In addition to shipping the tusks from Maine, Logan maintained a post office box the Ellsworth shipping store as well as an account at a bank in Bangor. Logan instructed his customers to send payment in the form of checks to the post office box, or wire money directly to his Maine bank account. Logan then transported the money to Canada by having the shipping store forward his mail to him in Canada, and by using an ATM card to withdraw money from his Maine bank account at Canadian ATM machines. At times, Logan also directed his customers to send funds directly to him in Canada.
The case was investigated by special agents of the National Oceanic and Atmospheric Administration, Office of Law Enforcement; U.S. Fish & Wildlife Service, Office of Law Enforcement; and Wildlife Officers from Environment and Climate Change Canada. The case was prosecuted by Trial Attorneys James B. Nelson and Lauren D. Steele.
Friday, September 22, 2017
The Financial Crimes Enforcement Network (FinCEN) issued an advisory to alert financial institutions of widespread public corruption in Venezuela and the methods Venezuelan senior political figures and their associates may use to move and hide proceeds of their corruption. The advisory also describes a number of financial red flags to assist in identifying and reporting suspicious activity that may be indicative of corruption.
“In recent years, financial institutions have reported to FinCEN their suspicions regarding many transactions suspected of being linked to Venezuelan public corruption, including government contracts,” said Acting FinCEN Director Jamal El-Hindi. “Not all transactions involving Venezuela involve corruption, but, particularly now, during a period of turmoil in that country, financial institutions need to continue their vigilance to help identify and stop the flow of corrupt proceeds and guard against money laundering and other illicit financial activity.”
Venezuela faces severe economic and political circumstances due to the rupture of democratic and constitutional order. Endemic corruption can further damage the country’s economic growth and stability. The red flags identified in this FinCEN advisory are intended to help financial institutions differentiate between illicit and legitimate transactions. Ongoing vigilance by the financial community, including continued reporting of suspicious transactions as informed by this advisory, can also support law enforcement in identifying and investigating potentially illicit funds from Venezuela entering the U.S. financial system.
Financial institutions should take risk-based steps to identify and limit any exposure they may have to funds and other assets associated with Venezuelan public corruption. Consistent with a risk-based approach, however, financial institutions should be aware that normal business and other transactions involving Venezuelan nationals and businesses do not necessarily represent the same risk as transactions and relationships identified as being connected to the Venezuelan government.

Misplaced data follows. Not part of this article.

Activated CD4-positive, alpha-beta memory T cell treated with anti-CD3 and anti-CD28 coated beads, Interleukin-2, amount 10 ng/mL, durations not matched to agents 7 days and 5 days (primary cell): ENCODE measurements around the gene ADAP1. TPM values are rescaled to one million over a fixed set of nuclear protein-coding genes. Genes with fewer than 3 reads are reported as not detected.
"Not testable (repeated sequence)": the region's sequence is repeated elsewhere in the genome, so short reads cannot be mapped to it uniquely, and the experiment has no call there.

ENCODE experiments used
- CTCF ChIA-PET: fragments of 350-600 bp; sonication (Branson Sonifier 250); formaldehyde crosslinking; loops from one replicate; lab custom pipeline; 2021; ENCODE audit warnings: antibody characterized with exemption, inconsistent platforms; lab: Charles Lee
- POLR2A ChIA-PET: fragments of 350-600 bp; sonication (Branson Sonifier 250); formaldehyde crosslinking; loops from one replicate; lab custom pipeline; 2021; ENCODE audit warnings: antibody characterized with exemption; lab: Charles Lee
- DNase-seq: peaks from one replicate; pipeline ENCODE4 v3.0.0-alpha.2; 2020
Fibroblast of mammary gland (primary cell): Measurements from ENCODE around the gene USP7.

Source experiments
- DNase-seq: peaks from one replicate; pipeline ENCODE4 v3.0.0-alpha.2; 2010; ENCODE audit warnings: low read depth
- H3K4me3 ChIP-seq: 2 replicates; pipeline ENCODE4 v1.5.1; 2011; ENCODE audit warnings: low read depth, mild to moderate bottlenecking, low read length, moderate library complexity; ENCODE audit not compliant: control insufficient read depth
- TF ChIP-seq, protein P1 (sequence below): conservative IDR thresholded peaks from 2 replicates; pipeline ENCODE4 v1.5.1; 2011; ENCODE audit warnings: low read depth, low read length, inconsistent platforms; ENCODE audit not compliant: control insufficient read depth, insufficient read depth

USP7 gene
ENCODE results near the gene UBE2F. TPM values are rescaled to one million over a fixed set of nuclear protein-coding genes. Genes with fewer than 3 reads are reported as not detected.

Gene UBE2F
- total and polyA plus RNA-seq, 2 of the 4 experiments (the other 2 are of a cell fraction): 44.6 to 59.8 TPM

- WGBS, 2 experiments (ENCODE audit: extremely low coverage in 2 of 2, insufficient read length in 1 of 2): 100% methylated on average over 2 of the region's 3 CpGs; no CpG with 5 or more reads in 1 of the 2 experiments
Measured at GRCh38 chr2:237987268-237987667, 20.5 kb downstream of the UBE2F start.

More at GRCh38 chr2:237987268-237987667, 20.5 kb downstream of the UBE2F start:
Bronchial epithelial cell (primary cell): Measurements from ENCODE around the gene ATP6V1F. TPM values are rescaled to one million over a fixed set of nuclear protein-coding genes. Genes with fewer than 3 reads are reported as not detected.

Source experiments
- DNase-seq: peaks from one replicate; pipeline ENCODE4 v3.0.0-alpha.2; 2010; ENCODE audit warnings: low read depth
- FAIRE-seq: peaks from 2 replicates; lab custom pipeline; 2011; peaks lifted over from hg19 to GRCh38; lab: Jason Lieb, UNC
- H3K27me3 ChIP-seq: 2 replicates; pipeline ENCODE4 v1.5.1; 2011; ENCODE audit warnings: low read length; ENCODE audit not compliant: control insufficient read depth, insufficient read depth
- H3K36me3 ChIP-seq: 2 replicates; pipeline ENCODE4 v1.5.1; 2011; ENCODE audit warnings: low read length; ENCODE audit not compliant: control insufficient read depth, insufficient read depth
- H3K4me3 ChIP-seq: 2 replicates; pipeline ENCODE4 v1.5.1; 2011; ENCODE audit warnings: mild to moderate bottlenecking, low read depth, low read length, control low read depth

Reports from financial institutions are critical to stopping, deterring, and preventing the proceeds tied to suspected Venezuelan public corruption from moving through the U.S. financial system.
The Financial Crimes Enforcement Network (FinCEN) is issuing this advisory to alert financial institutions of widespread public corruption in Venezuela and the methods Venezuelan senior political figures (and their associates and front persons) may use to move and hide corruption proceeds. This advisory also provides financial red flags to assist in identifying and reporting to FinCEN suspicious activity that may be indicative of Venezuelan corruption, including the abuse of Venezuelan government contracts, wire transfers from shell corporations, and real estate purchases in the South Florida and Houston, Texas regions.
This advisory should be shared with:
• Private Banking Units
• Chief Risk Officers
• Chief Compliance Officers
• AML/BSA Analysts
• Sanctions Analysts
• Legal Departments
Awareness of money laundering schemes used by corrupt Venezuelan officials may help financial institutions (1) differentiate between illicit and legitimate transactions, and (2) identify and report transactions involving suspected corruption proceeds being held or moved by their customers, including through their private and correspondent banking relationships.
Consistent with a risk-based approach, however, financial institutions should be aware that normal business and other transactions involving Venezuelan nationals and businesses do not necessarily represent the same risk as transactions and relationships identified as being connected to the Venezuelan government, Venezuelan officials, and Venezuelan state-owned enterprises (SOEs) involved in public corruption that exhibit the red flags below or other similar indicia.
Public Corruption in Venezuela
Venezuela faces severe economic and political circumstances due to the rupture of democratic and constitutional order by the government and its policy choices. Endemic corruption, such as that seen in Venezuela, can further damage its economic growth and stability. Such corruption, particularly related to government contracts and resources, can also deprive populations of their wealth; interfere with efforts to promote economic development; discourage private investment; and foster a climate where financial crime and other forms of lawlessness can thrive.